New England Legal Foundation Urges SEC Not to Suppress Predictive Data Analytics in Investments

New England Legal Foundation Urges SEC Not to Suppress Predictive Data Analytics in Investments

May 13, 2024

BOSTON – The New England Legal Foundation (NELF –, submitted a comment letter urging the U.S. Securities & Exchange Commission’s (“Commission” or “SEC”) against proposed regulations that aim to suppress the use of predictive data analytics by broker-dealers and investment advisers. As NELF explains, the proposed PDA Rule is unlawful and beyond the power of the Commission for the following reasons:


  1. The SEC has proposed a new rule that would constrain the use of a wide range of technologies by broker-dealers and investment advisers. Under this rule, firms must conduct burdensome reviews of these technologies to guard against purely hypothetical and unspecified conflicts of interest that the SEC has not even identified or investigated.
  2. The SEC’s proposed rule exceeds the agency’s statutory authority. The SEC is not authorized to issue sweeping rules burdening emerging technologies without first identifying any actual conflict of interest that needs to be addressed.
  3. The SEC’s proposed rule defines away the statutory limitations on the SEC’s power by expanding the meaning of “conflict of interest” beyond what the plain meaning will bear. The Commission is not free to expand upon its statutory authority in this way.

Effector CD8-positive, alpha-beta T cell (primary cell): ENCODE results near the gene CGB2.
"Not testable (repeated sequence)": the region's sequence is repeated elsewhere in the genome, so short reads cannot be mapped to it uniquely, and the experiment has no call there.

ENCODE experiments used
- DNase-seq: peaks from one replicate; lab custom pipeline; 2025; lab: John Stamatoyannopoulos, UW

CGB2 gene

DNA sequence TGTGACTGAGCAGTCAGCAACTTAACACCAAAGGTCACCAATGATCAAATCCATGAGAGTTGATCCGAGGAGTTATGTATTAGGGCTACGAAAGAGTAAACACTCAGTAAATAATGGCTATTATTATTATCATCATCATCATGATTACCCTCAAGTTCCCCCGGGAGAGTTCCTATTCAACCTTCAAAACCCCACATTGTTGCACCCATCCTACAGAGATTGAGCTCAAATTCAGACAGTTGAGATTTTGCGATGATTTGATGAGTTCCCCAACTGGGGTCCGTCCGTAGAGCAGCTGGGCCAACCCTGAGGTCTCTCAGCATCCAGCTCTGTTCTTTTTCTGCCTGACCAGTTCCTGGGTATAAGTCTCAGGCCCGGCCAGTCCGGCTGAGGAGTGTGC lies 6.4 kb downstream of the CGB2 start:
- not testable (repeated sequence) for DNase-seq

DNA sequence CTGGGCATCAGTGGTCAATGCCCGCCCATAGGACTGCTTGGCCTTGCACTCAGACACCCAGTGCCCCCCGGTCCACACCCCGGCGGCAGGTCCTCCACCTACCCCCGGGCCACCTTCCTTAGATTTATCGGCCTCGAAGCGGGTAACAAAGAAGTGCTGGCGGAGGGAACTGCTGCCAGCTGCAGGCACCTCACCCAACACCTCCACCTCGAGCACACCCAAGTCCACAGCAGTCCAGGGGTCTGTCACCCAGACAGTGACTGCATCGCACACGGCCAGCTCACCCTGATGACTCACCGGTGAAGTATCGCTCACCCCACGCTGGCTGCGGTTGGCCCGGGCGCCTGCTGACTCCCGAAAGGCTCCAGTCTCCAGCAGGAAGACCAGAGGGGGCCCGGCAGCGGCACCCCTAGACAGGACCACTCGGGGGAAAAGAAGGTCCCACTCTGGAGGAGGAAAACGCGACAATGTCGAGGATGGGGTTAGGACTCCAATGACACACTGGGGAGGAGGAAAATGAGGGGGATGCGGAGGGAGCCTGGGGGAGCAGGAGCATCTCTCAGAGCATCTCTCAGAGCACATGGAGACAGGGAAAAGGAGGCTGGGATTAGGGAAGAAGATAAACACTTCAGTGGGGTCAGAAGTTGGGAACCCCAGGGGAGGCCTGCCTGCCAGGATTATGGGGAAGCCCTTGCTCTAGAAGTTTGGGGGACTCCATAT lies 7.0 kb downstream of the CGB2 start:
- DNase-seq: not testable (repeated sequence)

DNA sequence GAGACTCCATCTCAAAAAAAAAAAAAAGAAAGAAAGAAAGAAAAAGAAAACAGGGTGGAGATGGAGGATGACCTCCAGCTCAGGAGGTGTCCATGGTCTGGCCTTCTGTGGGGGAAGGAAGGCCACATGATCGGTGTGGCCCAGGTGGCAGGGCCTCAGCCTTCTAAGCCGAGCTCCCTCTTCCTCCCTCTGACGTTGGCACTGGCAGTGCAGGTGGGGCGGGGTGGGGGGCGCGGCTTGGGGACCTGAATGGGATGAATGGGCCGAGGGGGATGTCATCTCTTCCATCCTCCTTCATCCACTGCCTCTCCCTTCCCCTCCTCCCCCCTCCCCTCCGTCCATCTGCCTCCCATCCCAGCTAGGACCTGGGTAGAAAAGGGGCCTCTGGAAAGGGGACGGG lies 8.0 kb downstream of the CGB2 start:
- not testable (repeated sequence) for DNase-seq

4. The SEC’s proposed rule violates the First Amendment, because it burdens the communication of truthful information to investors but is not remotely tailored to preventing actual conflicts of interest. This is an impermissible burden on free speech.


NELF’s comment was researched and drafted by Weil, Gotshal & Manges LLP. “We are pleased to assist the New England Legal Foundation in filing this comment letter,” said Weil Partner Mark Perry. “The SEC’s proposed rule would discourage broker-dealers and investment advisers from adopting new technologies, by requiring them to evaluate the use of such technologies for conflicts of interest, no matter how unlikely such conflicts of interest might be.  This rule goes beyond the Commission’s statutory authority and violates the First Amendment.  Broker-dealers and investment advisers should not be subjected to a burdensome regulatory scheme that has no lawful basis and does not comport with the U.S. Constitution.”


“The SEC cannot define PDA as a ‘conflict of interest’ to assert its regulatory authority any more than it could define Bambi as a conflict to regulate hunting,” said NELF President Dan Winslow. “We are hopeful that the agency will give some credit to the text of its congressional authority.”




About the New England Legal Foundation: Founded in 1977, the New England Legal Foundation (NELF – is the leading non-partisan, non-profit public interest law firm in the region dedicated to economic liberty. NELF’s ongoing mission is to champion free enterprise, property rights, limited government based on rule of law, and inclusive economic growth. We believe that free enterprise is a foundational value of a democratic society and the best opportunity for people to lift themselves to prosperity.


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